A Picture’s Worth a Thousand Words: Stories Behind Iconic Album Covers

Source: Amazon / Photo by Dezo Hoffman, Shutterstock

(via musicoholics)

Rubber Soul, The Beatles (1965)

Photographer Robert Freeman snapped the picture of the band in John Lennon’s garden. The stretched effect was actually a mistake made while the band was looking at Robert’s samples. He projected the image onto a cardboard cutout, but when the cardboard fell backwards, the image became stretched. The band ended up loving the image and felt like it was a perfect depiction of their new sound.

The album’s typography was designed by Charles Front. He used the title as inspiration and created a typeface style that was used for psychedelic and flower-power designs. Charles also added another hidden element to his lettering. The title reads “Road Abbey” if you hold the album upside down in front of a mirror…

Read more: A Picture’s Worth a Thousand Words: Stories Behind Iconic Album Covers – page 3 of 36 – Musicoholics

50 Iconic Album Covers: The Fascinating Stories Behind the Sleeves

(via NME) by Emily Barker

They’re images you’ve seen a thousand times, but what do they mean, and how did they end up on the cover of your favourite ever albums?

We rounded up 50 of the most iconic pieces of album artwork from indie releases from Joy Division, David Bowie, Amy Winehouse, Nirvana, The Smiths, Strokes, Killers and more and dived into their back stories. Some of the tales of these covers’ creation are as interesting as the albums themselves…
Read more:

What is Popspots?

(Reprinted from Open Culture)

By day, Bob Egan is a mild-mannered commercial real estate agent in New York City. By night, and on weekends, he transforms himself into something of a pop culture detective, searching out the locations of famous record album covers and other famous pop images. About a year ago he started a Web site, PopSpotsNYC, to share his findings, and the site has been growing in popularity ever since.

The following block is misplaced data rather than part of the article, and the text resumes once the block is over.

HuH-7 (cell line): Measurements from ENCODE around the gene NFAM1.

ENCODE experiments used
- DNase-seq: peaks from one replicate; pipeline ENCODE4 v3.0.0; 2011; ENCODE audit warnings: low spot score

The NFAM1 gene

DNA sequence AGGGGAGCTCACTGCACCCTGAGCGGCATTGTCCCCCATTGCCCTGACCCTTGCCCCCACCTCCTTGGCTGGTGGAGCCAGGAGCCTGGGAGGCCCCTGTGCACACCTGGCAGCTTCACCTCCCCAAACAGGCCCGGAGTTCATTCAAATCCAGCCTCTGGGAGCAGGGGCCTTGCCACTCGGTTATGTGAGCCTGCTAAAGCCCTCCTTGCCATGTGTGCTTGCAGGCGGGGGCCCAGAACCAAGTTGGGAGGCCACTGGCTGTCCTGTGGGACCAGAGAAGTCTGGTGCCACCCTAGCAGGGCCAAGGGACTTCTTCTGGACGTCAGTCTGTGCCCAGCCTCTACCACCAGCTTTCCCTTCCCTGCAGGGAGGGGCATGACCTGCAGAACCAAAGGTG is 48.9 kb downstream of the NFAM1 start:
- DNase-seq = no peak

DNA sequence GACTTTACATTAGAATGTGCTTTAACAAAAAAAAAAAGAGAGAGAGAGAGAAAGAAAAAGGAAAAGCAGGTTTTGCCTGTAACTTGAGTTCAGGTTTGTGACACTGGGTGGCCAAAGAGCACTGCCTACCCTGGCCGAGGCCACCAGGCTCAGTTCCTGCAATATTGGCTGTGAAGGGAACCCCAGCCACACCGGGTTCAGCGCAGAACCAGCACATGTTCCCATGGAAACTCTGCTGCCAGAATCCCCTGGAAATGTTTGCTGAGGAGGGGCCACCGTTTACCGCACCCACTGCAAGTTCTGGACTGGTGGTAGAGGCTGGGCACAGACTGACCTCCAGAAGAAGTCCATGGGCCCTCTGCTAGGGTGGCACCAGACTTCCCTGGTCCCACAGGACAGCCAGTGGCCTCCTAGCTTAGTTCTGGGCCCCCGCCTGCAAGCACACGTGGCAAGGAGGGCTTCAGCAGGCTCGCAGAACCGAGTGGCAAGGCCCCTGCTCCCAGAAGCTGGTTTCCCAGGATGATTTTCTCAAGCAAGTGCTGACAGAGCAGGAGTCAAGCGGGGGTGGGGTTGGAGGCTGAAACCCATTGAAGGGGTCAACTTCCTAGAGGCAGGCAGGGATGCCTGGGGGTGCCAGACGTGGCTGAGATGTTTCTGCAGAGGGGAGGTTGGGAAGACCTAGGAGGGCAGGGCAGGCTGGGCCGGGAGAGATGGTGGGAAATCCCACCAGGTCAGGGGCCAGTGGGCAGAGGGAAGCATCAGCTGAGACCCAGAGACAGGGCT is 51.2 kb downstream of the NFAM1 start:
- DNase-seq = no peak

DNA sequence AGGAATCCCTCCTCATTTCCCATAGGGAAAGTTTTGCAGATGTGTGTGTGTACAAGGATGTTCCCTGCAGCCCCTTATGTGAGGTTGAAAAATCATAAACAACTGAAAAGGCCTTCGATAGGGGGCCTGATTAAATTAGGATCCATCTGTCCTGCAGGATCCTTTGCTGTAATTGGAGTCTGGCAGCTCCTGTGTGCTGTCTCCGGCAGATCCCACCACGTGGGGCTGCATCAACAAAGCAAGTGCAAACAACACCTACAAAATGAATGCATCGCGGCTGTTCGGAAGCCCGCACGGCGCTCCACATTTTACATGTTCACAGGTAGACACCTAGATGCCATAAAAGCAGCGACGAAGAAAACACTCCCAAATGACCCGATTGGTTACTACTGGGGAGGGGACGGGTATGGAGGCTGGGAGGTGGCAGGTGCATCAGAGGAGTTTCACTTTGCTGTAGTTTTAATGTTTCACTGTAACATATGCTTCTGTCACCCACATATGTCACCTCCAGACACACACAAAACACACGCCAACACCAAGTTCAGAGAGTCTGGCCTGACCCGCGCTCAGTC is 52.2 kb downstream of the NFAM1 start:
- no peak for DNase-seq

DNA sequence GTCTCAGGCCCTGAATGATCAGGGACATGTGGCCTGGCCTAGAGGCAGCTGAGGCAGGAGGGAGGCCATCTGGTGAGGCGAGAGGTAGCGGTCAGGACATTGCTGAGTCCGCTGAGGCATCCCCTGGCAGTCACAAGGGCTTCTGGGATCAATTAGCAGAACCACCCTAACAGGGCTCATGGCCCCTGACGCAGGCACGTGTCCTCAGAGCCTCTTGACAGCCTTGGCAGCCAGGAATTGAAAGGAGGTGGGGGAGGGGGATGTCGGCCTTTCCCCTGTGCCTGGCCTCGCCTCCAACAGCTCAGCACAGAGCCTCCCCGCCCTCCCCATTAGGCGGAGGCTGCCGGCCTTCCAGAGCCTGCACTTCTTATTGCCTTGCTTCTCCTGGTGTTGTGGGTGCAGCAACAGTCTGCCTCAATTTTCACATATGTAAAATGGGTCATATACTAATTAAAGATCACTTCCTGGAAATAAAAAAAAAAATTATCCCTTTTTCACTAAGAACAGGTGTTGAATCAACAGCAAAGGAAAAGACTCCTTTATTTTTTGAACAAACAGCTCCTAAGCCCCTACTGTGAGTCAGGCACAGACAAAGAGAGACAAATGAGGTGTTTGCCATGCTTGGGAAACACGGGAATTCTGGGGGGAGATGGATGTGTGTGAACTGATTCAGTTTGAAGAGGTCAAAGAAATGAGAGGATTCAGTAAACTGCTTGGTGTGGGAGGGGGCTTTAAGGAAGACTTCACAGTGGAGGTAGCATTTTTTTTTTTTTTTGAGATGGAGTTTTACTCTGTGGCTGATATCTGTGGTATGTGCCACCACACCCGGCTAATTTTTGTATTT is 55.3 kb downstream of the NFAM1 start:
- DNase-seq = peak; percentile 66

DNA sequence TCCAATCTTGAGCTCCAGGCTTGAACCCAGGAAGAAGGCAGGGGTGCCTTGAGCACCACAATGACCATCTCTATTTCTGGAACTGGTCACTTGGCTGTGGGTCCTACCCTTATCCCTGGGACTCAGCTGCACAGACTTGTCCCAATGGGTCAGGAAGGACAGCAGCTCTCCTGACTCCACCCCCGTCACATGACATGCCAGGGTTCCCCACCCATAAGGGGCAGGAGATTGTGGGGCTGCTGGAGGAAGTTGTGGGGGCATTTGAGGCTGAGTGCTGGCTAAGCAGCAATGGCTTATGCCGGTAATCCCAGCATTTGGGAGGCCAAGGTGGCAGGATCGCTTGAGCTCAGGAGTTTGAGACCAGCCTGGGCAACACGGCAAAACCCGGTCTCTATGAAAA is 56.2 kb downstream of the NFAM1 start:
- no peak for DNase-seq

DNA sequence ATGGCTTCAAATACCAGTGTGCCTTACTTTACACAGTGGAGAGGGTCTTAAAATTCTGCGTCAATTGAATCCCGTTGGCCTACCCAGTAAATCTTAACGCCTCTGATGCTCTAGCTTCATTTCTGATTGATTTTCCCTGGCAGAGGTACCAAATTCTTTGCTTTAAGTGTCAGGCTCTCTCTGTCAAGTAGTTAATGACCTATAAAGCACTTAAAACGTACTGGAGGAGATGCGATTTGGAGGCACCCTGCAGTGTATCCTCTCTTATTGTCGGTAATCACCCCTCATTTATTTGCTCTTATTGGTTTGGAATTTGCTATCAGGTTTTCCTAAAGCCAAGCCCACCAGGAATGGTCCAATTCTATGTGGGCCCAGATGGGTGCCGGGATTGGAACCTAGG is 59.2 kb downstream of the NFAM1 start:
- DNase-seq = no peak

Egan’s fascination with album cover locations began in 1977, when he moved to his first apartment in Greenwich Village and discovered he was only a block away from the place on Jones Street where The Freewheelin’ Bob Dylan cover photograph was shot in 1963, which showed Dylan walking arm-in-arm with his girlfriend, Suze Rotolo, on a cold February day.

“Living in Greenwich Village in the late 70s,” Egan told Open Culture, “I was surrounded by sites I had read about in college: Bleecker and Macdougal, The Bottom Line, the Mudd Club, CBGB’s, etc. I was soaking up information for years later, I guess, because it wasn’t until the mid 90s that I first went into Bleecker Bob’s and asked if they knew where the cover of Blonde on Blonde was shot. When they didn’t know, I said, Well why not find out myself?”

The Blonde on Blonde location remains a mystery, but Egan has tracked down a number of other Dylan cover locations, including Highway 61 Revisited (the front steps of a town house on Gramercy Park West), Another Side of Bob Dylan (the corner of 52nd Street and Broadway), and the single “I Want You” (a warehouse district on Jacob Street that was town down long ago).